In order to avoid this slow deletion, influxdb adopts a sharding design. Cut different time periods into different leveldb. When deleting, just close the database and delete the file. However, when the amount of data is large, it will cause the problem of too many file handles.

1.2.2 boltdb based on MMAP B + tree

Boltdb is based on a single file as data storage, and the performance of B + tree based on MMAP is not poor at runtime. But when the write data becomes larger, things become troublesome – how to alleviate the problem caused by writing hundreds of thousands of serires at a time?

In order to alleviate this problem, inluxdb introduces wal, which can effectively alleviate the problems caused by random writing. Write multiple adjacent to the buffer, and then fresh them together, just like the bufferpool of MySQL. However, this does not solve the problem of write throughput decline. This method only delays the emergence of this problem.

2. Solutions

Think carefully, the data hotspot of time series database only focuses on the recent data. And write more and read less, almost no deletion and modification, and the data is only added in sequence. Therefore, we can make radical storage, access and retention policies for temporal databases.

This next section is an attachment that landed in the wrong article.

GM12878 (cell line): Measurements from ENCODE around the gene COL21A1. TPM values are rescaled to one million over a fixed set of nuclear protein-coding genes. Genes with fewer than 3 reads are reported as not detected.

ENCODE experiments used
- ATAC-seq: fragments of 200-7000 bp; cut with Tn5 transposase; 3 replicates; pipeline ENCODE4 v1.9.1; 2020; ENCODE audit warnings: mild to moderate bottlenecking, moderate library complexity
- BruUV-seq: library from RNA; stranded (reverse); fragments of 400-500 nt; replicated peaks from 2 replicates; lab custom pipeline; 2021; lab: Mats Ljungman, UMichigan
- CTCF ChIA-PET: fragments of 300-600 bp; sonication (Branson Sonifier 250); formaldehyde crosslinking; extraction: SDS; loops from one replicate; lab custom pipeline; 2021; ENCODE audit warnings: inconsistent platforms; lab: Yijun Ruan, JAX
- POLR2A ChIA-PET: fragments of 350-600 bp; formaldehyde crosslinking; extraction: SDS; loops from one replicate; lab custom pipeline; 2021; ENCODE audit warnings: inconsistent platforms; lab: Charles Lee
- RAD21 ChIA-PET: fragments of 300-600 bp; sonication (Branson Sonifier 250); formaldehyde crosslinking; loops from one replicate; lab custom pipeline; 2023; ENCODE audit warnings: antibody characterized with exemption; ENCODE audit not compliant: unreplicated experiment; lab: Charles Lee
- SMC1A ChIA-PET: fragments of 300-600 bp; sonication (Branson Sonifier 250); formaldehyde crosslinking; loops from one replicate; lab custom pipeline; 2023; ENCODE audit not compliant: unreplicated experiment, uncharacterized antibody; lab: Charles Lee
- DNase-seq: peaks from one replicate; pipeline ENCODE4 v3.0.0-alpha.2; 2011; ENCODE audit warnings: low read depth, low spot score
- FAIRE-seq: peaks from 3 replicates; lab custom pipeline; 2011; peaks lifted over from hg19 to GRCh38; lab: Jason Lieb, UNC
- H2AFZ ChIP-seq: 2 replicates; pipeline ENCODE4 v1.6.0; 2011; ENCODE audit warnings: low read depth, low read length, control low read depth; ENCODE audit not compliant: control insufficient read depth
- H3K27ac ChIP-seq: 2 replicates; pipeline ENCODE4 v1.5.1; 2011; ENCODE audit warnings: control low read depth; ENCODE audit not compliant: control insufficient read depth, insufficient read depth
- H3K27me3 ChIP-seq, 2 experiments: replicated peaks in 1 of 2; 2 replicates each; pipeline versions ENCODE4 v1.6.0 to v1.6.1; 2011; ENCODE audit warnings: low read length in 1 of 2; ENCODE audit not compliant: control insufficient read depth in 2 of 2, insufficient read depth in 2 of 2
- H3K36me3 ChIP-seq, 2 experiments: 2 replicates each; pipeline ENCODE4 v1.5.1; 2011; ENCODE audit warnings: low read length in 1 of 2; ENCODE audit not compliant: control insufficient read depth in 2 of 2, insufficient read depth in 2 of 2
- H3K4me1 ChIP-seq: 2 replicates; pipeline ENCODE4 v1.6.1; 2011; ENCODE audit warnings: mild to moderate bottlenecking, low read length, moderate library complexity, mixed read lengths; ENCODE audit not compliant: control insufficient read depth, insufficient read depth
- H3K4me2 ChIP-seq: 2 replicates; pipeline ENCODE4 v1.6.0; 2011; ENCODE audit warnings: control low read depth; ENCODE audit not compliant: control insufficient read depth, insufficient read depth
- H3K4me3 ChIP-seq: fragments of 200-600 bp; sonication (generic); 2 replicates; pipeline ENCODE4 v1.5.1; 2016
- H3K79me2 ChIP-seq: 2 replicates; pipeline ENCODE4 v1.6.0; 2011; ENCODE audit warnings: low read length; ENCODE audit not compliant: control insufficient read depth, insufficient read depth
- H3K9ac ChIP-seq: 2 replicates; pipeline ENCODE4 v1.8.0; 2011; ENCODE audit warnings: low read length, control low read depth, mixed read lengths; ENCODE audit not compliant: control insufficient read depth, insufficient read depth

2.1 key data structure

  • The variant implementation of the log structured merge tree (LSM tree) with reference to the log structure replaces the B + tree in the traditional relational database as the storage structure. The application scenario suitable for LSM isWrite more and read less (change random writing into sequential writing), and hardly delete the data. The general implementation takes time as the key. In influxdb, this structure is called time structured merge tree.

  • There is even a not uncommon but more extreme form in the time series database, which is called round robin database (RRD). It is implemented with the idea of ring buffer. It can only store a fixed amount of the latest data, and the data exceeding the period or capacity will be covered by rotation. Therefore, it also has a fixed database capacity, but can accept unlimited data input.

2.2 key strategies

  • Wal (write ahead log): like many data intensive applications, wal can ensure data persistence andMitigate the occurrence of random writes。 In time series database, it will be regarded as a carrier of query data – when the request occurs, the storage engine will merge the data from Wal and falling disk. In addition, it will do snappy based compression, which is a less time-consuming compression algorithm.